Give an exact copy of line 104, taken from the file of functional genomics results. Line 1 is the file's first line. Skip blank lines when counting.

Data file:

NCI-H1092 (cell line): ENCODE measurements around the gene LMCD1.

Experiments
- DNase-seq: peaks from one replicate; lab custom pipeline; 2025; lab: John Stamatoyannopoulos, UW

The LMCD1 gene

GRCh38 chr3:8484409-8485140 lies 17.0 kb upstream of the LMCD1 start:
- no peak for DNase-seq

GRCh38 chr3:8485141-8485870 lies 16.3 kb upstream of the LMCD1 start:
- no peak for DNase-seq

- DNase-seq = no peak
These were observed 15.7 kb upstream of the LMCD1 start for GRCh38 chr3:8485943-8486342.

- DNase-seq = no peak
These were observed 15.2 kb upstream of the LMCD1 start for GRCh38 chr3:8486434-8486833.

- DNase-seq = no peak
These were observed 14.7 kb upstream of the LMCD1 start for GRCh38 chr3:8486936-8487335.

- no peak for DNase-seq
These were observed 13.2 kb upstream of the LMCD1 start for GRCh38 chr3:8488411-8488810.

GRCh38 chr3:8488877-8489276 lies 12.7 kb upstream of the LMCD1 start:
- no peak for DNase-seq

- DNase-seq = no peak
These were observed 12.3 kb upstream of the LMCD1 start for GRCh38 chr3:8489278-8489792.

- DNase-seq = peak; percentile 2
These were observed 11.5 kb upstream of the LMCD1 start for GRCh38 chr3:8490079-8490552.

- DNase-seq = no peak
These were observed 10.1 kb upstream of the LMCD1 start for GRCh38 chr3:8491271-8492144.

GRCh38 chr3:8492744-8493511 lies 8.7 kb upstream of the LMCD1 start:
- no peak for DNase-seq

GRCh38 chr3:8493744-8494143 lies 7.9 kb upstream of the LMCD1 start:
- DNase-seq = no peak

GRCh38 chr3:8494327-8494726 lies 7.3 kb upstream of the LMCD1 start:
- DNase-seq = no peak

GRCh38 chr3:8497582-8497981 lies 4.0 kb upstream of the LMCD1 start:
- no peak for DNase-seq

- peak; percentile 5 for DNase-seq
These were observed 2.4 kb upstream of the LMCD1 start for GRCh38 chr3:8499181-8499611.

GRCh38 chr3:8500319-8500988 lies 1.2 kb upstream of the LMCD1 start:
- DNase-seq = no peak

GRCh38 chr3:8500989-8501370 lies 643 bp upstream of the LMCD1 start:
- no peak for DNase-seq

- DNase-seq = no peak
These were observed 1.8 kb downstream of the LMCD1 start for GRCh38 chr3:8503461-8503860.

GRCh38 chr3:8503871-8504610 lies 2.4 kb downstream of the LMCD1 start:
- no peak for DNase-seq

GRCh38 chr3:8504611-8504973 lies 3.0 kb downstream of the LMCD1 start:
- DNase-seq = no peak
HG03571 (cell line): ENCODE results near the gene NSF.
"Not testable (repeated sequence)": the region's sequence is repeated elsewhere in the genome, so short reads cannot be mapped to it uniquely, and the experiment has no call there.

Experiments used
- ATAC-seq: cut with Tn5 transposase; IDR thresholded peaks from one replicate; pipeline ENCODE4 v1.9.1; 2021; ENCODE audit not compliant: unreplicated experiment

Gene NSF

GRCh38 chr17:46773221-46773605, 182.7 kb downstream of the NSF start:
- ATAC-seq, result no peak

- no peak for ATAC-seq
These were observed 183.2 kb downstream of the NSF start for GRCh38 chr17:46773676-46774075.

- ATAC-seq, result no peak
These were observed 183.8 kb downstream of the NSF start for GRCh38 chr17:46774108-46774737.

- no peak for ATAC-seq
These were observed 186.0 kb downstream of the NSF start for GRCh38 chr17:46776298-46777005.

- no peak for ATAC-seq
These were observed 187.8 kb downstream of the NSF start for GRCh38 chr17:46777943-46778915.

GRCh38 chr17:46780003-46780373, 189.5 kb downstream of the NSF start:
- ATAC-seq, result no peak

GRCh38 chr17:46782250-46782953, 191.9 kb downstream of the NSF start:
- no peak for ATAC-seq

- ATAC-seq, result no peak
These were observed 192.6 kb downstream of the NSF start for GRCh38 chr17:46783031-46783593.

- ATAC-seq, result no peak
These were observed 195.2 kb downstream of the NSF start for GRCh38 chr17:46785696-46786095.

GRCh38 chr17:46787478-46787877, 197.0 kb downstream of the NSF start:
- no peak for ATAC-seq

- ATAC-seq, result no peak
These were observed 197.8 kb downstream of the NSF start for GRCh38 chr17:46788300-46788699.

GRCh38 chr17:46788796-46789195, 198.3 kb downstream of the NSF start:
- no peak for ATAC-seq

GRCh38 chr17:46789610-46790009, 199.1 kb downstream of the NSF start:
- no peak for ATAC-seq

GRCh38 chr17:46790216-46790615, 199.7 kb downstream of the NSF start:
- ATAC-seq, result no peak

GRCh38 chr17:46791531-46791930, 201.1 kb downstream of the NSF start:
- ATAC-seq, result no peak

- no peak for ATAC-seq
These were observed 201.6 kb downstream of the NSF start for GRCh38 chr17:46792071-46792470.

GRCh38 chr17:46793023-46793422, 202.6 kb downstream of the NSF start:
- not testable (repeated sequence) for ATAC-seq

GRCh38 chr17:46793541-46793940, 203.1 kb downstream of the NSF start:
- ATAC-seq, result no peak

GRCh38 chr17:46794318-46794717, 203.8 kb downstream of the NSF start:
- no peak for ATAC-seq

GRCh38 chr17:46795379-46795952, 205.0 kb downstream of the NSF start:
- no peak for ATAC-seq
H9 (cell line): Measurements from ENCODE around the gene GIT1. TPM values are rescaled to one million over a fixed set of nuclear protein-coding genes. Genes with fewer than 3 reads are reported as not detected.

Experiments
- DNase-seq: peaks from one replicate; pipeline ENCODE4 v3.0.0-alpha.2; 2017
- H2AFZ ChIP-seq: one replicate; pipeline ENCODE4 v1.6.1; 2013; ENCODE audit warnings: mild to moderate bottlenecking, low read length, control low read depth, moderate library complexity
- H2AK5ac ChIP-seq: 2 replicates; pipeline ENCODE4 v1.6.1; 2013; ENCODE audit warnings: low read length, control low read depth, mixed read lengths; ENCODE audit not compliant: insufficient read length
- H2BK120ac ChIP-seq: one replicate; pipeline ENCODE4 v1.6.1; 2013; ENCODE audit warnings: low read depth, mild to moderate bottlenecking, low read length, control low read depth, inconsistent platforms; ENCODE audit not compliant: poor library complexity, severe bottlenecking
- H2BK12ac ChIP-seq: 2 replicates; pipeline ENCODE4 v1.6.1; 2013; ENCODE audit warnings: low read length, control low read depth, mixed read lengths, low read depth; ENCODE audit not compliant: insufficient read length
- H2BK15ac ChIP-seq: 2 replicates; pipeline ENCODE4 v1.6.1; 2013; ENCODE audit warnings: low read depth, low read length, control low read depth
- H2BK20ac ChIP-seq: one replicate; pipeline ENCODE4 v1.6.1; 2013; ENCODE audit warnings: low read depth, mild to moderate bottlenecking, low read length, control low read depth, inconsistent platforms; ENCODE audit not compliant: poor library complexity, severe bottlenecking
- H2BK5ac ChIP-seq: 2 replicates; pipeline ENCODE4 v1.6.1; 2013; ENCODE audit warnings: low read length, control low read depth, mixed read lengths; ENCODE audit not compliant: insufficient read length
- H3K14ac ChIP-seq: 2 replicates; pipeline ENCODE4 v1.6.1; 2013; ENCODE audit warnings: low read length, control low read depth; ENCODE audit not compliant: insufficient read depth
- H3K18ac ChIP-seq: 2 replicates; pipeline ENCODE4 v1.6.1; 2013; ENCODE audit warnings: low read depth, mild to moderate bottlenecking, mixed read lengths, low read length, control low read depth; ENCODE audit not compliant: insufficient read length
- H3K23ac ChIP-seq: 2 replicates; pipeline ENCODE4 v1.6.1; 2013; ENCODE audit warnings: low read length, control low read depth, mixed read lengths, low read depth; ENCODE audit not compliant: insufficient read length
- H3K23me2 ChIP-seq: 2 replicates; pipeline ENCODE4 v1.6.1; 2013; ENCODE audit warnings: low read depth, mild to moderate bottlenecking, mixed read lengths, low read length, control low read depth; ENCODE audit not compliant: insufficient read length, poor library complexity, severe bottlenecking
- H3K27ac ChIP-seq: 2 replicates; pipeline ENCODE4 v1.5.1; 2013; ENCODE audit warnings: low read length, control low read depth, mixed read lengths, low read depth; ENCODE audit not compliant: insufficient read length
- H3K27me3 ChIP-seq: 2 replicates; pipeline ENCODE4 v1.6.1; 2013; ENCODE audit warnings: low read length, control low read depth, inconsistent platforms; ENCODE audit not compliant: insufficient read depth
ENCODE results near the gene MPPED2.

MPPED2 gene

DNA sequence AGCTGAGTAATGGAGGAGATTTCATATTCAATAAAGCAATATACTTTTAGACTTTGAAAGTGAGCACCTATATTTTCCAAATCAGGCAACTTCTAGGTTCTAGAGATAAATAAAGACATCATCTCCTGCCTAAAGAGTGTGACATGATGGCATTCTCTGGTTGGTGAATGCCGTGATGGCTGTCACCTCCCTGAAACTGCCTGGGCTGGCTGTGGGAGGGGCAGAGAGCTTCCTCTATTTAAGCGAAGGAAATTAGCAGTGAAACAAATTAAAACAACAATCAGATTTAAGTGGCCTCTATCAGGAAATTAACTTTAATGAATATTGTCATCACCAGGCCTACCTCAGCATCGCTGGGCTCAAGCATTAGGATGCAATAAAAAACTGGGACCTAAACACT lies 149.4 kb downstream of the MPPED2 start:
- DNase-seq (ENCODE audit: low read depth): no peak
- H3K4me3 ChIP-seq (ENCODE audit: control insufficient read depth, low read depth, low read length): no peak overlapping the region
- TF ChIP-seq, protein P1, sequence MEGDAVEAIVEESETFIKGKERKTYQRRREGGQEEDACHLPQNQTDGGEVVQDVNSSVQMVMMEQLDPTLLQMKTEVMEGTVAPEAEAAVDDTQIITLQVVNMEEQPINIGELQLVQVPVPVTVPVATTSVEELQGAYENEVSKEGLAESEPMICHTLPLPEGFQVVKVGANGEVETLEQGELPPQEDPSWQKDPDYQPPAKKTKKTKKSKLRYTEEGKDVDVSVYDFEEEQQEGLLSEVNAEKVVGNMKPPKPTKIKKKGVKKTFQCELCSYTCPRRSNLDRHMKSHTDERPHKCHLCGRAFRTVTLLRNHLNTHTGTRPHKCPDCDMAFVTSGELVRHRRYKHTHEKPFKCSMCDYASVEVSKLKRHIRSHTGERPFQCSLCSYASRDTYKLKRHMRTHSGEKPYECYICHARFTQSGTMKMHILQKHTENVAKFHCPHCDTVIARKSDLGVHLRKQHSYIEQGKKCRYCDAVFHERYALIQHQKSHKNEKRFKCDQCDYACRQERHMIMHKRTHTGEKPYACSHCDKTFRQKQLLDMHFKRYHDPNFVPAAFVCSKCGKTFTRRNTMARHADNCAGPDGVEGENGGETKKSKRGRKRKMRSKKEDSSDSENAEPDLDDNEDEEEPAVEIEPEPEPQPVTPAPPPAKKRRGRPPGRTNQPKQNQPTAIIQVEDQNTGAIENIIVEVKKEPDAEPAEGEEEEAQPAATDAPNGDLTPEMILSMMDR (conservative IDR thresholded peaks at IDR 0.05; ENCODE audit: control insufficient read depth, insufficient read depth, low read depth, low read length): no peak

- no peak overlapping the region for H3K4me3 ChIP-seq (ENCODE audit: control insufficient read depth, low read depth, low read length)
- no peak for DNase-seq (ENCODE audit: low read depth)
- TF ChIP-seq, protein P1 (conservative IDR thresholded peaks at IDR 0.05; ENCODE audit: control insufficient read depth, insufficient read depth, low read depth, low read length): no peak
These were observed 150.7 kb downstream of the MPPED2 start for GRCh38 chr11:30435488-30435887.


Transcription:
- H3K27ac ChIP-seq: 2 replicates; pipeline ENCODE4 v1.5.1; 2013; ENCODE audit warnings: low read length, control low read depth, mixed read lengths, low read depth; ENCODE audit not compliant: insufficient read length